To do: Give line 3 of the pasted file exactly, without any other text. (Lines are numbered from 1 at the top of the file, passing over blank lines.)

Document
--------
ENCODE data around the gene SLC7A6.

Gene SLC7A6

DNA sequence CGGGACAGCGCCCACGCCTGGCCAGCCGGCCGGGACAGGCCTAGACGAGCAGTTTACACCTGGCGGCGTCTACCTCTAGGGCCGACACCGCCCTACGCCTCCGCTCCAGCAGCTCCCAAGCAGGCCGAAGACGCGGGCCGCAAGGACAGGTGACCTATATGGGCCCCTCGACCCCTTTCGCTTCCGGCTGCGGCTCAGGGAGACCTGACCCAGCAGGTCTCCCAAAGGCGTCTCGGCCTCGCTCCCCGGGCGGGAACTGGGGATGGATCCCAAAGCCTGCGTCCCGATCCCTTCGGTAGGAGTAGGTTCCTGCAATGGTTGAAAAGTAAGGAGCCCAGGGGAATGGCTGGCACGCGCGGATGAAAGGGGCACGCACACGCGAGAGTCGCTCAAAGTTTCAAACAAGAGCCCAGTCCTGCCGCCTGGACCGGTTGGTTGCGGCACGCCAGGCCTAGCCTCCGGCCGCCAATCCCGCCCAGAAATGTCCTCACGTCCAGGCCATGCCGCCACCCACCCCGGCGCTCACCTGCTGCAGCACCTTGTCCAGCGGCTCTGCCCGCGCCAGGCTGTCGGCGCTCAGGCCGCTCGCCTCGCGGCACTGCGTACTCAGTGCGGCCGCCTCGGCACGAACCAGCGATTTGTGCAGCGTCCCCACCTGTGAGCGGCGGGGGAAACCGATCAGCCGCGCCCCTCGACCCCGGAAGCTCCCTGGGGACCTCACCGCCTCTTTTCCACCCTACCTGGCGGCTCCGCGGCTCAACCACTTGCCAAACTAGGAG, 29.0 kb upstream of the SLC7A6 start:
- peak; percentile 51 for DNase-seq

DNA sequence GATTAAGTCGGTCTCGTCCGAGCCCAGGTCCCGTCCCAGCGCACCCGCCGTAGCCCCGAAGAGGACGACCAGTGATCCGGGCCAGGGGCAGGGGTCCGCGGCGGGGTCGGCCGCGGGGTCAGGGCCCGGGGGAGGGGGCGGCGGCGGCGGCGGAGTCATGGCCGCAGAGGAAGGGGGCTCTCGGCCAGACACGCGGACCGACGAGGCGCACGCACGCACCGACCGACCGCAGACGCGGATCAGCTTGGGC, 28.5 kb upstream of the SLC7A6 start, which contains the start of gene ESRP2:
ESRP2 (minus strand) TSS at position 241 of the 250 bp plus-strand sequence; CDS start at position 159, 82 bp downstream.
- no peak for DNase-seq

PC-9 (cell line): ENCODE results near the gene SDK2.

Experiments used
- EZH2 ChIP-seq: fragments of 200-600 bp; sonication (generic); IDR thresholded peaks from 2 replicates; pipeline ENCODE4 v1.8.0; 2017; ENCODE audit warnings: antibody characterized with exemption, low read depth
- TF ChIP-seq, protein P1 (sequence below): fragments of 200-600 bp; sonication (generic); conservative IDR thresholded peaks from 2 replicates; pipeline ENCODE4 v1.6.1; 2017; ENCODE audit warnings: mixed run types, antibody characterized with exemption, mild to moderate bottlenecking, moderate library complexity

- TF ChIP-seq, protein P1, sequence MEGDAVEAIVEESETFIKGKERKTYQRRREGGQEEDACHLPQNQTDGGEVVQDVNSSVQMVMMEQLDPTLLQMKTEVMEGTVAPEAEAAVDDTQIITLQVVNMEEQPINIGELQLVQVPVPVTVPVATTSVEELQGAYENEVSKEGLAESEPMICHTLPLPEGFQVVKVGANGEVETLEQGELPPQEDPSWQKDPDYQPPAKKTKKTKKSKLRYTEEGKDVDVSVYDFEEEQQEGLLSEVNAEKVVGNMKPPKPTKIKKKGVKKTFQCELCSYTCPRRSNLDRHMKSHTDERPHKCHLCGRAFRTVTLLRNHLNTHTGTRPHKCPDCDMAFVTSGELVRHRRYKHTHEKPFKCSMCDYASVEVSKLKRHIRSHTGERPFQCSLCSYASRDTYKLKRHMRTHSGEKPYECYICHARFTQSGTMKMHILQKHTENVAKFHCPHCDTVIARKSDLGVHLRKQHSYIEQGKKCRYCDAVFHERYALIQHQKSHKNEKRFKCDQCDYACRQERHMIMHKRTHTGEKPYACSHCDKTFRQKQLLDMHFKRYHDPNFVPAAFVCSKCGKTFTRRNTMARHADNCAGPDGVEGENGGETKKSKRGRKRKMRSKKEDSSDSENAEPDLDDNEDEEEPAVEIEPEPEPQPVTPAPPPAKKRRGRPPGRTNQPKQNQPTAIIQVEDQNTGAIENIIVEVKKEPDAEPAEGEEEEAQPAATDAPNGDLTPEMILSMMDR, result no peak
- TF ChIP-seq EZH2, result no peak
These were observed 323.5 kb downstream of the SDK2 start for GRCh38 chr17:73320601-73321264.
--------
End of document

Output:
DNA sequence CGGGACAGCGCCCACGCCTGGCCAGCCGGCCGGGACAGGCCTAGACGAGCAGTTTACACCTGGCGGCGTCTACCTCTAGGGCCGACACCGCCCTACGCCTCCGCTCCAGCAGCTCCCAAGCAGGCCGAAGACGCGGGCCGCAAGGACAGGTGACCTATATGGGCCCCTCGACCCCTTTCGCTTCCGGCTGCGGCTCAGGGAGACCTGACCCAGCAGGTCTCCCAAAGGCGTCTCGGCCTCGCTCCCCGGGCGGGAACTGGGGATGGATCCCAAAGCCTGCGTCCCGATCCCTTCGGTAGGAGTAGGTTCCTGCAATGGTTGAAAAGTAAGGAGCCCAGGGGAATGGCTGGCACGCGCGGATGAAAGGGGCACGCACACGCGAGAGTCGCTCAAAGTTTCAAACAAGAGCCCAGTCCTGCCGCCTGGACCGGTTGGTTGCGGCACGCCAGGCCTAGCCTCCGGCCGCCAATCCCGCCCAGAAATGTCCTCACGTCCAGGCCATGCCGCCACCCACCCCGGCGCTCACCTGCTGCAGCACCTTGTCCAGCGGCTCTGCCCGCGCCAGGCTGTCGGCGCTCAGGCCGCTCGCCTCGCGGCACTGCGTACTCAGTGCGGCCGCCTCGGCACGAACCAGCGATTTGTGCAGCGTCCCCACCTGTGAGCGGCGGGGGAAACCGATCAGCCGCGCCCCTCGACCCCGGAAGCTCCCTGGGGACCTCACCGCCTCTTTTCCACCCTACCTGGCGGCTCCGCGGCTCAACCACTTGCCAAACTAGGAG, 29.0 kb upstream of the SLC7A6 start: